Several trips to the hardware store later (plumbing is hard!), and we finally got it hooked up. At that point, I immediately saw why it’s called a mini-sink. Accustomed to a big old double basin in my downstairs kitchen, it took some getting used to this dollhouse-sized sink. And was I ever glad I splurged on the pull-out sprayer! The basin is petite, and with the sink butted up against two walls it would be impossible to get any larger dishes into it and under a stationary faucet without banging the wall. Speaking of larger dishes, this is not the sink for anyone with a predilection for big plates. My cute, oversized colorful plates don’t fit so I have to stick with more modest-sized dinnerware.

For the first few months these were on the level of minor annoyances, though, not deal breakers. I had to laugh at the sink’s appearance on this cautionary list:

What the hell is this? I’m honestly unclear as to why anyone would buy this unless they lived in an actual prison cell, and even then, I feel like you’d be better off building something yourself or cobbling together a few shelving units of higher quality. This thing looks like something a child should be playing with, and, more importantly, doesn’t look like it could withstand even a year or so of moderate kitchen use.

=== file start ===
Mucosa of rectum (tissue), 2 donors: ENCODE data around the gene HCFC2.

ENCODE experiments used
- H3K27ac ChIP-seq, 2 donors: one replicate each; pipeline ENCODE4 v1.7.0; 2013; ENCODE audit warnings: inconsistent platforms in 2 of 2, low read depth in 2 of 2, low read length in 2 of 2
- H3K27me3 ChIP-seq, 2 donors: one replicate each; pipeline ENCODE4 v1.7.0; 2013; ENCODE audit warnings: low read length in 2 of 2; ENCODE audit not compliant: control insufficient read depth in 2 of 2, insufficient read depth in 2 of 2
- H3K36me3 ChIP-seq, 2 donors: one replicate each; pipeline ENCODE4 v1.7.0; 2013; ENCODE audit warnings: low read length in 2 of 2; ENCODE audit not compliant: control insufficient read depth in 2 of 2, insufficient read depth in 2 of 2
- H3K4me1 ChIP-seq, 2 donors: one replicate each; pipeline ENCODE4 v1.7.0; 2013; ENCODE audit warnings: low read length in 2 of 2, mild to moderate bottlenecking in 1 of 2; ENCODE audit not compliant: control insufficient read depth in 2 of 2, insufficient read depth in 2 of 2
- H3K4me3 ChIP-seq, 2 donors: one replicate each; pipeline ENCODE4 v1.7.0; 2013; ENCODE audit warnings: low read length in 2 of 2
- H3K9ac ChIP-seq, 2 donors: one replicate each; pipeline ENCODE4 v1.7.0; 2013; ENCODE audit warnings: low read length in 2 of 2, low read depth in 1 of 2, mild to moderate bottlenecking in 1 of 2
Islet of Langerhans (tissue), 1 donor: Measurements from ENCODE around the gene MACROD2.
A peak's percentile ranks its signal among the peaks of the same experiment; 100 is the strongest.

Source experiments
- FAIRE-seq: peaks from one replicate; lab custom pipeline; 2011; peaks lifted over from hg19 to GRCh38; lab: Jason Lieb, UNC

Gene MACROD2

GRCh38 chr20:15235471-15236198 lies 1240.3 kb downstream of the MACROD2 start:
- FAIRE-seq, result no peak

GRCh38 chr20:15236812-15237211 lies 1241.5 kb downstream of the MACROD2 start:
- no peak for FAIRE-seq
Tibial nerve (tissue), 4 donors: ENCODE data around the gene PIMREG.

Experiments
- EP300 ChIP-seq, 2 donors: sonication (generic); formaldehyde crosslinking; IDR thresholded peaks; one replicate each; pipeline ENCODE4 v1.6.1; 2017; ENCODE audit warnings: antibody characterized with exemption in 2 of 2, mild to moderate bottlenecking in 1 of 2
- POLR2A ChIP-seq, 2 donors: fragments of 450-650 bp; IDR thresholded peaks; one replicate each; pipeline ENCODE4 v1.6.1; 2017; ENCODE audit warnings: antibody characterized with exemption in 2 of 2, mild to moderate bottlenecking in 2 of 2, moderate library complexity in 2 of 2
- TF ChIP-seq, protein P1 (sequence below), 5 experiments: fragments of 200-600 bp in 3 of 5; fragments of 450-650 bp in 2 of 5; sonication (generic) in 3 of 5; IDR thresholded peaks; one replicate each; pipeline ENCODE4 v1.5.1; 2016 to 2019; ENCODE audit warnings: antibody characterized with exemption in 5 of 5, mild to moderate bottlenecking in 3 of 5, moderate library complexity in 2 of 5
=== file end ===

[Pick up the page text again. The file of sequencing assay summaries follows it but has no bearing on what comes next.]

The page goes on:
The Final Verdict on the SUNNERSTA Mini-Sink

Several months in I think we made the right call, although I say this with reservations. On the plus side, it’s easy to keep clean, its perfect fit makes it look custom for the space, and the simple styling keeps the kitchen looking streamlined. I might add a skirt to cover the decidedly non-cute pipes, but that’s no biggie.

One big drawback recently presented itself: It’s sprouting rust spots like crazy. Turning the kitchen over to short-term guests means it often sits wet, because why would anyone wipe it dry when they finish? (Quite frankly, I probably wouldn’t think to do that.) And that has led to a multitude of rust spots in the basin and anywhere water pools. The spots dissolve with some scrubbing, but then I just swap rust for ugly scratches. The next time we have a vacancy I’ll hit it with some baking soda and see if an application of poly won’t help.

At the end of the day I didn’t have to spend big for big functionality, but it’s also a good reminder that sometimes you really do get what you pay for.

See More IKEA Kitchens

  • Now This Is How You Make White Cabinets Pop

  • IKEA Kitchen of the Week: The Smartest Accent Wall Ever
  • How Professional Architects Do IKEA Kitchens

Are you thinking about getting one? Do you already have one? Share your thoughts on it in the comments.